River City Girls: Review

Product provided for review. Thanks WayForward!

Please note that I played the P.C. version of the game. The following review is for the game itself, and does not cover platform specific details such as performance or glitches.

Developed by Wayforward Technologies and published by Arc Systems Works, River City Girls is, as the name would imply, a spin-off of the N.E.S. classic River City Ransom. Much like its 8-bit predecessor, River City Girls is a blend of side-scrolling beat-em-up combat and open-world action-adventure exploration with a sprinkling of R.P.G. elements on top. The game follows the adventures of the tough, temperamental, and sarcastic Misako and the cute, bubbly, and emotionally unhinged Kyoko as the two set out to rescue their respective boyfriends from being kidnapped.

Of course, the boys’ kidnappers aren’t going to give them up without a fight. Misako and Kyoko will have to thrash every thug in town in their search, which is good news for us; combat in River City Girls is easily the best part of the game. Each character starts off weak—almost frustratingly so—but quickly gains an abundance of new abilities that enable the player to better address the onslaught of adversaries the game throws at them. The best part is that each of the myriad of options available to the player is not only satisfying to execute, but feels distinct, making every attack’s inclusion feel deliberate and meaningful. Furthermore, the game’s two protagonists, in turn, have subtle differences in their respective fighting styles, giving each girl a unique feel.

While the levels you gain and the skills you learn will certainly help you lay the smack-down on the game’s various goons, they won’t make you invincible. Above all else, fights in River City Girls are won with skill, not stats. Even with a high-level character, carelessness will cost you as you quickly get surrounded and pounded into the pavement. In addition, I also found that the combat featured a surprising amount of depth. For instance, once I had a firm grasp of the basics, I was able to experiment with more advanced techniques such as juggling enemies to extend combos.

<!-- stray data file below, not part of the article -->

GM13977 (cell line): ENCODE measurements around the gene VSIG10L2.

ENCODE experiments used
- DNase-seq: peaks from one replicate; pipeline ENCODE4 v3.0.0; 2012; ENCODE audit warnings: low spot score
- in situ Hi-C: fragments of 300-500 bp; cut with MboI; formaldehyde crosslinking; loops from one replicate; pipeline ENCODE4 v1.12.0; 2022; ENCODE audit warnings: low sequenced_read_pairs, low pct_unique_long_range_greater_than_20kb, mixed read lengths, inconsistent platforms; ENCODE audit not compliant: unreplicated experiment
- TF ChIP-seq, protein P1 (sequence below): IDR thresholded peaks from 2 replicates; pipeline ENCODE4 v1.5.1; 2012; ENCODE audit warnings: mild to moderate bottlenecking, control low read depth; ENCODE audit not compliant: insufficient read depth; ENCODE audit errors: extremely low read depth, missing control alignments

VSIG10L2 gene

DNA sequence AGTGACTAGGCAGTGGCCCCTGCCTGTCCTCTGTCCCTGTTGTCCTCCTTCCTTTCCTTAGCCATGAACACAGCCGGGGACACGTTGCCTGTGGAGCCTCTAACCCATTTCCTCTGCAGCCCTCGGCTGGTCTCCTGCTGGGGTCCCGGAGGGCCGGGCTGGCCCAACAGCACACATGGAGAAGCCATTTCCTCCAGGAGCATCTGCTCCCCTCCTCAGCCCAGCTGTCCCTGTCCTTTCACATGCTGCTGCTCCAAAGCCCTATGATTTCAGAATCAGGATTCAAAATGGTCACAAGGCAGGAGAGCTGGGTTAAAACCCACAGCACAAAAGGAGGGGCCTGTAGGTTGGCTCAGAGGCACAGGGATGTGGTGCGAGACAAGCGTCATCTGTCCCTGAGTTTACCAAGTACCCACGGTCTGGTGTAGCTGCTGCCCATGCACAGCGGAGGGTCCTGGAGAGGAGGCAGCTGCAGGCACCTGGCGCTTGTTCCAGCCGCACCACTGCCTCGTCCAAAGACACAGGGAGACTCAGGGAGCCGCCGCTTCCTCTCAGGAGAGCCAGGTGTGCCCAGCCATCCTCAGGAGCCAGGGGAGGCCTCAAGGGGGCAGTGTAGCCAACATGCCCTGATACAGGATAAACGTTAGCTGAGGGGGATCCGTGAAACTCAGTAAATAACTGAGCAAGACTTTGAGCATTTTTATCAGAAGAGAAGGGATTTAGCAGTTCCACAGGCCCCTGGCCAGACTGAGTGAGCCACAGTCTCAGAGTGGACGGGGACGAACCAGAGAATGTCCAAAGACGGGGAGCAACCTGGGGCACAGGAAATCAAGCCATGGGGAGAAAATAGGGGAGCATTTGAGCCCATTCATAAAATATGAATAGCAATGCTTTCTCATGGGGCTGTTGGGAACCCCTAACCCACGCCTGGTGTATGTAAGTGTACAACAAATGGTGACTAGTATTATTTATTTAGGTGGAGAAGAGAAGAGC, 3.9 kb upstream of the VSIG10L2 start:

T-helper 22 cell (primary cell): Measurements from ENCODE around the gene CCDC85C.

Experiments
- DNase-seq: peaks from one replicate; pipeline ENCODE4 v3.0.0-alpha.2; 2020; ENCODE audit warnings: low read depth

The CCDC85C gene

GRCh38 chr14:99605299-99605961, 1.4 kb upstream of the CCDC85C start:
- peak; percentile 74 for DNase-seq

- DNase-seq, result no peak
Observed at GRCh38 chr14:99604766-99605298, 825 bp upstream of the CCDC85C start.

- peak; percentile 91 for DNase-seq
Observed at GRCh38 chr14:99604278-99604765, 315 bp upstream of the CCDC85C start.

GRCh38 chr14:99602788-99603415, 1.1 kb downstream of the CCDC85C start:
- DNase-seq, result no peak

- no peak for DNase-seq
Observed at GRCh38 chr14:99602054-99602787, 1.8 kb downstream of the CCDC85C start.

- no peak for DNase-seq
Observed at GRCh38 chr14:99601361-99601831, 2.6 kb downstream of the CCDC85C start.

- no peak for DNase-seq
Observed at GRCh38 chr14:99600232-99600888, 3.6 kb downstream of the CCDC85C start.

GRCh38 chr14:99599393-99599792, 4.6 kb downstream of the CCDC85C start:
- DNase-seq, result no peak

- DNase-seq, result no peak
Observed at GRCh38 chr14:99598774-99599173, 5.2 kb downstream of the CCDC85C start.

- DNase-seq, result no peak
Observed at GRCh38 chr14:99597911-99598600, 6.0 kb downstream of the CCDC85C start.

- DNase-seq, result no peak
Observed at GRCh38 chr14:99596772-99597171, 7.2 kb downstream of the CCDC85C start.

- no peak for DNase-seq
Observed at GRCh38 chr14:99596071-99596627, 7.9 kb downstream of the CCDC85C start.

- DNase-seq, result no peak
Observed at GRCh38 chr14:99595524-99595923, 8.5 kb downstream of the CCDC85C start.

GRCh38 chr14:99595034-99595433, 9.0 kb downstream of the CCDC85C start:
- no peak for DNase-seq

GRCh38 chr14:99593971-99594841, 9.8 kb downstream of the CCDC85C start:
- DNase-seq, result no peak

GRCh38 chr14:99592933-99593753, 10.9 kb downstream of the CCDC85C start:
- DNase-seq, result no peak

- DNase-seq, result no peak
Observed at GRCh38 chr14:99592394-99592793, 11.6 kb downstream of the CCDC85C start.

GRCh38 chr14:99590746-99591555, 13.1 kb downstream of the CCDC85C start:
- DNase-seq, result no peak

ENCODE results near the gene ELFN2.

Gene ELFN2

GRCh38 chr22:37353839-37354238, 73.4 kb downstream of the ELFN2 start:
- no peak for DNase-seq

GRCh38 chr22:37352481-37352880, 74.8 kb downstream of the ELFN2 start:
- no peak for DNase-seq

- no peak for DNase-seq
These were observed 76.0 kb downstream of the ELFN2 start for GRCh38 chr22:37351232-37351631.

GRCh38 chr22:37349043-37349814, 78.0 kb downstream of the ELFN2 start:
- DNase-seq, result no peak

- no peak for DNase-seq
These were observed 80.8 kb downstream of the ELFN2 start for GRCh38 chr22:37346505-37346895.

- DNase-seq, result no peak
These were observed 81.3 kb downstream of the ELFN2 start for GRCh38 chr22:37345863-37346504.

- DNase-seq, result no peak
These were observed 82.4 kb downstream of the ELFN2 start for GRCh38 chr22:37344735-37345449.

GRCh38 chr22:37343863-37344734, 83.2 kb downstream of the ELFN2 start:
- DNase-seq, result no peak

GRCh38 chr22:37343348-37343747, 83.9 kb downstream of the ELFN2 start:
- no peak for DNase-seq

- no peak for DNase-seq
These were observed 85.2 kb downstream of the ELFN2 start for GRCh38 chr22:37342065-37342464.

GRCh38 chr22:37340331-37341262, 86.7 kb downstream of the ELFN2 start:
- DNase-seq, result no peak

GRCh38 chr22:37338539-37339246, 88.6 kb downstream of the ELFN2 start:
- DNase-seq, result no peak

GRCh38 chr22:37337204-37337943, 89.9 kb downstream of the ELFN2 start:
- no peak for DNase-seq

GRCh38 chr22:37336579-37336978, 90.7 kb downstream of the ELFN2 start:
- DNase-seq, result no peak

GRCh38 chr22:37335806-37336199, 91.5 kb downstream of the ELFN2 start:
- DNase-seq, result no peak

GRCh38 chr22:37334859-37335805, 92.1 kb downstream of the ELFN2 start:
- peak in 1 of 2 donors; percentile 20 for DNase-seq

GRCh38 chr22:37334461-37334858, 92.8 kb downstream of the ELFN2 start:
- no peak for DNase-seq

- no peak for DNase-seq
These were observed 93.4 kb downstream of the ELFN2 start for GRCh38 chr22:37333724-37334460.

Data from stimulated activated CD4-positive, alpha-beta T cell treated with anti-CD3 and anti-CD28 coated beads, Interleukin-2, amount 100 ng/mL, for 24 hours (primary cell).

Combat’s only part of the equation, however. River City Girls features a large urban sprawl with many interconnected districts to explore. As to be expected, the area you can wander starts off small and gradually expands, not only revealing new locations, but new paths to old locales. Between the aforementioned shortcuts and the inclusion of bus stops which players can use to fast travel between, getting from one end of River City to the other takes little time and effort, especially if you simply run past enemies. While out on the town, you’ll be able to shop for health restoring items and equipment, learn new moves at dojos, and complete side-quests.

While the combat is nigh impeccable, the exploration segments are rife with nagging little annoyances. For starters, you’ll have no idea what an item does until you buy it, which is especially annoying when it comes to expensive pieces of equipment or combat maneuvers. Secondly, the player characters can only dash when moving left or right, instead only having a short side-hop to quickly move forward or back. While this wouldn’t be much of an issue in a more traditional entry in the beat-em-up genre, as such games typically feature exclusively horizontal levels, many areas in River City Girls employ much more open level design. Perhaps the most aggravating of all, however, is that attacking and interacting with the environment are mapped to the same button, meaning if you’re fighting near an N.P.C. or an exit to the another area, it’s quite likely you’ll accidentally initiate a conversation or enter another part of the city.